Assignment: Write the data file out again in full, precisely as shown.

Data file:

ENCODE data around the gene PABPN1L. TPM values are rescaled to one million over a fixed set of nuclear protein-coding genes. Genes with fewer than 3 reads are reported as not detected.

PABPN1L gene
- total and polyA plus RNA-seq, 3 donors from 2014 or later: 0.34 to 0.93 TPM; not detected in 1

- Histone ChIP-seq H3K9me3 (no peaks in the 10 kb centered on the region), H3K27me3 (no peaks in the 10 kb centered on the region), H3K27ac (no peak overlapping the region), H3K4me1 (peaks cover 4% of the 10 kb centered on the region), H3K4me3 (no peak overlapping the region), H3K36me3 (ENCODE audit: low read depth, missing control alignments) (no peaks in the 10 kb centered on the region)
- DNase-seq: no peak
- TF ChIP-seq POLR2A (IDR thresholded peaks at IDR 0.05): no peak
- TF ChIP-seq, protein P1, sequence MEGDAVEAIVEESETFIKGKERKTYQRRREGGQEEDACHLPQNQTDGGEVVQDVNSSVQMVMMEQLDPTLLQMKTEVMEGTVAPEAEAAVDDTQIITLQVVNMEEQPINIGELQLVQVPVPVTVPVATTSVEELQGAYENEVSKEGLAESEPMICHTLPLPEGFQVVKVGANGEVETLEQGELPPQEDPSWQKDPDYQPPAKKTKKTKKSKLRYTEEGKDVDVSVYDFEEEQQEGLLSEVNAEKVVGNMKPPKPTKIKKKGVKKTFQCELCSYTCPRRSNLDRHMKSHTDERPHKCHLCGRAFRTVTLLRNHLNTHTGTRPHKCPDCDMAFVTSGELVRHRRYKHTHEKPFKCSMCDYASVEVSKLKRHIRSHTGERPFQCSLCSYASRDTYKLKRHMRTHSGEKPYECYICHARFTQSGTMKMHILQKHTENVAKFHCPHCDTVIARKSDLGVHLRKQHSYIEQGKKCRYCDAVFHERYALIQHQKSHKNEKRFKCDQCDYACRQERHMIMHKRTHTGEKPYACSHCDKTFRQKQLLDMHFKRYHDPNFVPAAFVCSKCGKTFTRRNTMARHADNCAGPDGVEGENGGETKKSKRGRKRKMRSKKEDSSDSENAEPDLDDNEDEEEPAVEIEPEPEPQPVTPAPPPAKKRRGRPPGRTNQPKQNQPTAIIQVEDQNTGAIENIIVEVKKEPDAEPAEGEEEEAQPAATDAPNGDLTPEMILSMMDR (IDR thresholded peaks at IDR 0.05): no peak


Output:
ENCODE data around the gene PABPN1L. TPM values are rescaled to one million over a fixed set of nuclear protein-coding genes. Genes with fewer than 3 reads are reported as not detected.

PABPN1L gene
- total and polyA plus RNA-seq, 3 donors from 2014 or later: 0.34 to 0.93 TPM; not detected in 1

- Histone ChIP-seq H3K9me3 (no peaks in the 10 kb centered on the region), H3K27me3 (no peaks in the 10 kb centered on the region), H3K27ac (no peak overlapping the region), H3K4me1 (peaks cover 4% of the 10 kb centered on the region), H3K4me3 (no peak overlapping the region), H3K36me3 (ENCODE audit: low read depth, missing control alignments) (no peaks in the 10 kb centered on the region)
- DNase-seq: no peak
- TF ChIP-seq POLR2A (IDR thresholded peaks at IDR 0.05): no peak
- TF ChIP-seq, protein P1, sequence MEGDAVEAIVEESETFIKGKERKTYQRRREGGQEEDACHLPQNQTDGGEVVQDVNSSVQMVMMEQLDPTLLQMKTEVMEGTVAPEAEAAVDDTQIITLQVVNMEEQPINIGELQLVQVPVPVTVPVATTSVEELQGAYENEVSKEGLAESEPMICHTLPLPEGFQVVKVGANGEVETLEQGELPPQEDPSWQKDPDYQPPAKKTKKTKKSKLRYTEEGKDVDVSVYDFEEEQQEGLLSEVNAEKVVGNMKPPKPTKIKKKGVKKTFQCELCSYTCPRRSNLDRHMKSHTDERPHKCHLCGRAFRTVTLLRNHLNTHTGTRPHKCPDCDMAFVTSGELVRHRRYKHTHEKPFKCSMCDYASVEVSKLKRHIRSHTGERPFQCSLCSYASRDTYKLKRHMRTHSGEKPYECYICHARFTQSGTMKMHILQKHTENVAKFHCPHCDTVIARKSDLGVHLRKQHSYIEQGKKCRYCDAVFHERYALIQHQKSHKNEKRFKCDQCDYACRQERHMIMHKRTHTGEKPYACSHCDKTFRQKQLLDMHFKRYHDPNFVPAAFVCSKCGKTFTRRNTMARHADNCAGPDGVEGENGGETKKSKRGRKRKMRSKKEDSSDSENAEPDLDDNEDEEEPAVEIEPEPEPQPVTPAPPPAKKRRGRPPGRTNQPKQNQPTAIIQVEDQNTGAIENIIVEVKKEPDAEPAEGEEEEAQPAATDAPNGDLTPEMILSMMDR (IDR thresholded peaks at IDR 0.05): no peak